The ERA Foundation are proud supporters of the ENTHUSE Partnership programme.
This January the ERA announced an additional £50,000 for STEM Learning to expand its ENTHUSE Partnerships in West Sussex, London, Liverpool and Derbyshire.
The funding will allow for the development of four new ENTHUSE Partnerships and create new teaching resources for our Born to Engineer series.
Sir John O’Reilly, Chair of the ERA Foundation, said:
“A crucial part of the ERA Foundation’s long-term strategy is to forge even closer collaboration with our key partners to actively encourage more young people, and particularly young women, to take up engineering as a career.
I am delighted that we have been able to work with STEM learning to support the development of four new Enthuse Partnerships, which have an excellent track record in reaching large numbers of high-potential students.”
The Foundation believes the ENTHUSE Partnership programme will improve the lives of more than 16,000 young people in total. Increasing their STEM knowledge, skills, confidence and career aspirations.
The scheme should both help encourage more women into engineering and broaden the pool of skilled STEM students needed for the UK’s advanced manufacturing sector.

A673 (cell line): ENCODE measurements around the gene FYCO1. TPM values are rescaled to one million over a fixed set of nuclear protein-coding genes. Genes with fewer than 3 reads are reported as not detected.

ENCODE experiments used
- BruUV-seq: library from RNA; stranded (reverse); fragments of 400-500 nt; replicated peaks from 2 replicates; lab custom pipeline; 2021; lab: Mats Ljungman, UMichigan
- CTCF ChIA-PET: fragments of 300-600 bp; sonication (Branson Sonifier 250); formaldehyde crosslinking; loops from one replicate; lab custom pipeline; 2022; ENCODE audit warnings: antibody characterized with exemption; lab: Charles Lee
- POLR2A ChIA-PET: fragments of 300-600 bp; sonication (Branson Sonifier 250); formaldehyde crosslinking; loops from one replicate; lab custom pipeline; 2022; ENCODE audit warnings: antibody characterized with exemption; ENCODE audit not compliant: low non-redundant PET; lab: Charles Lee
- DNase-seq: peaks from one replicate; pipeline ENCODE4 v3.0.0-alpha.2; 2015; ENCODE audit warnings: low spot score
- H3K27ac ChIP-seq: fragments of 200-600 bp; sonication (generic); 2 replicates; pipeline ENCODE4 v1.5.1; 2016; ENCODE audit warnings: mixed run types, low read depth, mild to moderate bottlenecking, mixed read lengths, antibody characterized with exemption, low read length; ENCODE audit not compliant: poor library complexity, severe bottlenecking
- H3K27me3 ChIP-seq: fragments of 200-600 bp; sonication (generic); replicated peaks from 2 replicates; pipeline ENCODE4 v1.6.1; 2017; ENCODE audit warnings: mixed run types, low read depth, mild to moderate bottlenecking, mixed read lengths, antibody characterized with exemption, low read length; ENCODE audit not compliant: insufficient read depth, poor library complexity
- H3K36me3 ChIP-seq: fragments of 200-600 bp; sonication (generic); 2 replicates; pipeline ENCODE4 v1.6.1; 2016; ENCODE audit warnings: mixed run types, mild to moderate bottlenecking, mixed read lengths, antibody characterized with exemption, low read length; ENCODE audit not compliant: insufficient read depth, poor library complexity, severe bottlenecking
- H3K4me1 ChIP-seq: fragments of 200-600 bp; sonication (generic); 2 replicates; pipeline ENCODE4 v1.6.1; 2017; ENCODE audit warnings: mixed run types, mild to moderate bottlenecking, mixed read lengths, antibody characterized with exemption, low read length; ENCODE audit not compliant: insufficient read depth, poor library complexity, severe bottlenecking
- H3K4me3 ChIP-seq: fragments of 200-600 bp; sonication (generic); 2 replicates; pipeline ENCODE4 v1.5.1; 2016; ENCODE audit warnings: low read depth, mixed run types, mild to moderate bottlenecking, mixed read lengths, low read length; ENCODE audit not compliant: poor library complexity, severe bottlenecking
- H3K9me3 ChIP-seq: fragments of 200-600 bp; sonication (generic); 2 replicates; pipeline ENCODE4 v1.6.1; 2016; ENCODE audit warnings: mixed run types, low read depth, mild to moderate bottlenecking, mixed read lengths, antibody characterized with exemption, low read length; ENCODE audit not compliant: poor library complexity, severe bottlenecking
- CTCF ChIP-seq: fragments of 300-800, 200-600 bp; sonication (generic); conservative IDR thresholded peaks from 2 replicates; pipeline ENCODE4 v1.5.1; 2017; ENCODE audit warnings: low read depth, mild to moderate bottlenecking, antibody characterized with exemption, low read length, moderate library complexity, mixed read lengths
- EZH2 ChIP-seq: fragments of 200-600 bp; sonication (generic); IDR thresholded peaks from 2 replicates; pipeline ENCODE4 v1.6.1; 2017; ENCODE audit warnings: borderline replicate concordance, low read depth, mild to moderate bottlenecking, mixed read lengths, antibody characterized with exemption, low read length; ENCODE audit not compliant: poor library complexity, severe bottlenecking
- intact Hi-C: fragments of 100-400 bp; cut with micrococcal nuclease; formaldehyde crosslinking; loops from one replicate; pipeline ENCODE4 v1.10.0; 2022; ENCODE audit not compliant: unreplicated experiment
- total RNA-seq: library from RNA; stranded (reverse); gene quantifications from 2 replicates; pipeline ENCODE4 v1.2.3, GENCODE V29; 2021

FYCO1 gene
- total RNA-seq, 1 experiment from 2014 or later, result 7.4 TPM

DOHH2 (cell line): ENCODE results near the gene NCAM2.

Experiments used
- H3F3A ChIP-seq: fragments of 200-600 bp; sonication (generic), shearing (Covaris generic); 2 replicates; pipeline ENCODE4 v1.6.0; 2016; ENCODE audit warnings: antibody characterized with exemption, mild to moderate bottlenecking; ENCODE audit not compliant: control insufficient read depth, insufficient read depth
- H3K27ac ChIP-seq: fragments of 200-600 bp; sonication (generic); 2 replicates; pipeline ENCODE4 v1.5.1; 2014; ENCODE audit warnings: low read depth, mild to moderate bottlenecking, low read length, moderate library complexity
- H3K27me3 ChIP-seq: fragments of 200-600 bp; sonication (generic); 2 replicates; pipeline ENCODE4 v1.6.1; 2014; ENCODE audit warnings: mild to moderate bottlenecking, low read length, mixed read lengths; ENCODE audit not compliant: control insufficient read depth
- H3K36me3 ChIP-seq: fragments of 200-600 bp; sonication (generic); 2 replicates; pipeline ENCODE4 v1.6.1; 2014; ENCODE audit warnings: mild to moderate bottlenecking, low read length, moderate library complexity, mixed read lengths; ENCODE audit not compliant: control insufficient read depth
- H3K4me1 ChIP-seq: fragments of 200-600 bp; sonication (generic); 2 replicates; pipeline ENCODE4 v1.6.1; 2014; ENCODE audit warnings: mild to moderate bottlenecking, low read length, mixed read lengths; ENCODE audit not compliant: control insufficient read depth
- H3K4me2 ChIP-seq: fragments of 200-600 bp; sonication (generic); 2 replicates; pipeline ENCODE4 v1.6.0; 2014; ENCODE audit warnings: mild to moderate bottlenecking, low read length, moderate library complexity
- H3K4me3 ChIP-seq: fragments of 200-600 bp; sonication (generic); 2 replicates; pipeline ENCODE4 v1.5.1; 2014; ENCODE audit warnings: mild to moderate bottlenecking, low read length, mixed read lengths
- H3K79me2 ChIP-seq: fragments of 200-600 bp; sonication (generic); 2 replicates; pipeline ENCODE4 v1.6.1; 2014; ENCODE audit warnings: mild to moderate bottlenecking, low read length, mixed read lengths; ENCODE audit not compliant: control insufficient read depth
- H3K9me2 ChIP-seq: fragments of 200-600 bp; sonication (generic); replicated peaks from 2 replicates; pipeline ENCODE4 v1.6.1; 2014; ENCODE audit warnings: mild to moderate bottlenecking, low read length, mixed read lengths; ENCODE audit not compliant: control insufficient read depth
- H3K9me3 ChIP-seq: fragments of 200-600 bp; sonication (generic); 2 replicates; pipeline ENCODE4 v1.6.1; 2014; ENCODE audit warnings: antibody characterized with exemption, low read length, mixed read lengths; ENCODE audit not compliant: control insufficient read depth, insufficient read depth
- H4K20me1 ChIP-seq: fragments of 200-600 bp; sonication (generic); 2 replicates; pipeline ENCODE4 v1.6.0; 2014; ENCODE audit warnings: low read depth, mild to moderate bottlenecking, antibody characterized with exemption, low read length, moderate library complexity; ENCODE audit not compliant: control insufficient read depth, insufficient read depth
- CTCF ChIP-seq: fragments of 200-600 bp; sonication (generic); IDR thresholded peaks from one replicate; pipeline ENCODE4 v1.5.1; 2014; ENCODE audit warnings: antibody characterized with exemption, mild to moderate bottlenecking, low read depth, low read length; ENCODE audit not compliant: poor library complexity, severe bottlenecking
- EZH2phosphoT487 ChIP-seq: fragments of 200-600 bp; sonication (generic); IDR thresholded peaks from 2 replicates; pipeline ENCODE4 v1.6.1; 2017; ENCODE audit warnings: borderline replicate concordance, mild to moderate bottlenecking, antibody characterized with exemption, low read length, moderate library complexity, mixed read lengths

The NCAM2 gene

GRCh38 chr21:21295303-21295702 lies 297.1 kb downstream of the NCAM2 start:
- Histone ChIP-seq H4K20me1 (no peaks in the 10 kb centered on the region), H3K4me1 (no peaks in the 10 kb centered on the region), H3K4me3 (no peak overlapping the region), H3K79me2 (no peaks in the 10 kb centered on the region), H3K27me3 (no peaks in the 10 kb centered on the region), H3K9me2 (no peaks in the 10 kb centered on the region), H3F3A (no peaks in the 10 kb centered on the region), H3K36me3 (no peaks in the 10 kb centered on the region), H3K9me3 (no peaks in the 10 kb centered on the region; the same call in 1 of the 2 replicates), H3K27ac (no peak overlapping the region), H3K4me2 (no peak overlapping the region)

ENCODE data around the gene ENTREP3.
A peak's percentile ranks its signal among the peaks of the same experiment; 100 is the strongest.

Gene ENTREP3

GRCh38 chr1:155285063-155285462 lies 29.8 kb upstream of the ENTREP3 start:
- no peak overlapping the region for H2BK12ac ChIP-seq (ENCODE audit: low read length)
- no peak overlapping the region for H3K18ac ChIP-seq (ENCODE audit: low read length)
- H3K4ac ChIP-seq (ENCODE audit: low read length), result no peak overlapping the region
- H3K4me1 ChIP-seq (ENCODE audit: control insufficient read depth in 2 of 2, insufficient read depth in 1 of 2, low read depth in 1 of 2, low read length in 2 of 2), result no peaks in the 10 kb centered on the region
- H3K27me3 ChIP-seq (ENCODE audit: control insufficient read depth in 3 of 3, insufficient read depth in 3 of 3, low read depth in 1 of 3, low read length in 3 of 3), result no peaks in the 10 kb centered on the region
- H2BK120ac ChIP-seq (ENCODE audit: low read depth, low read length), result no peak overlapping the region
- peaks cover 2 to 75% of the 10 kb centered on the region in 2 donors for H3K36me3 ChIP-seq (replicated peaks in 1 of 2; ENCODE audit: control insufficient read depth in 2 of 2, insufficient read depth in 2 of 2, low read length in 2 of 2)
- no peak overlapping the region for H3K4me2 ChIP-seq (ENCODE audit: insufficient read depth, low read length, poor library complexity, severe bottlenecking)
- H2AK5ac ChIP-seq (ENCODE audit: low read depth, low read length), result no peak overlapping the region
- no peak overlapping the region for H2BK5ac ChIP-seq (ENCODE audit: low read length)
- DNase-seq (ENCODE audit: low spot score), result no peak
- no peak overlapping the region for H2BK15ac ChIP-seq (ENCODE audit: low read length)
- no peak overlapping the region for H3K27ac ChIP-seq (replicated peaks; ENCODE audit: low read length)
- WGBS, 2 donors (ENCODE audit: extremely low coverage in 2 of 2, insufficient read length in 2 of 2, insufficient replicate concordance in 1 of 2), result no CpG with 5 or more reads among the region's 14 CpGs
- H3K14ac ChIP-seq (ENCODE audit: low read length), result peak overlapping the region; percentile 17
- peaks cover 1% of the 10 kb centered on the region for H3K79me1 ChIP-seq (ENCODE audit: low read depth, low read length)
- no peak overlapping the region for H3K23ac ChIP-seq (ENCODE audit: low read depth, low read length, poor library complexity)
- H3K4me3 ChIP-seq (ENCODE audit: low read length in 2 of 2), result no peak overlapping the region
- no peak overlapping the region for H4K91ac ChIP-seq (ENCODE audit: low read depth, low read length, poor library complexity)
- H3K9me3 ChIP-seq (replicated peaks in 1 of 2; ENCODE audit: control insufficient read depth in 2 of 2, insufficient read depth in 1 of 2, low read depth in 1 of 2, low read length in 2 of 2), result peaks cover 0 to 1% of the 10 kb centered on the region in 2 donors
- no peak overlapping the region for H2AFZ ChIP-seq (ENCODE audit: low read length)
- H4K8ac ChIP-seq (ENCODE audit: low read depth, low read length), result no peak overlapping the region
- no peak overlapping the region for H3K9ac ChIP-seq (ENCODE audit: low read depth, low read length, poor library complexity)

What is the ENTHUSE Partnerships?
The two-year ENTHUSE Partnerships programme aims to bring together groups of up to 8 schools to improve quality of STEM teaching, create STEM Clubs, connect teachers and students with work experience opportunities and use STEM Ambassadors to bring real-life engineering contexts into schools.
The Foundation’s latest investment follows our £15,000 support of a successful ENTHUSE Partnership in Coventry.
This 2018 pilot scheme focused on increasing awareness and developing a sense of excitement among female students about the potential opportunities in STEM-related careers.
Previous ENTHUSE Partnerships have already demonstrated benefits for both teachers and students involved in the scheme. Increasing both staff retention, young people’s interest and attainment in STEM and their perceptions of STEM careers.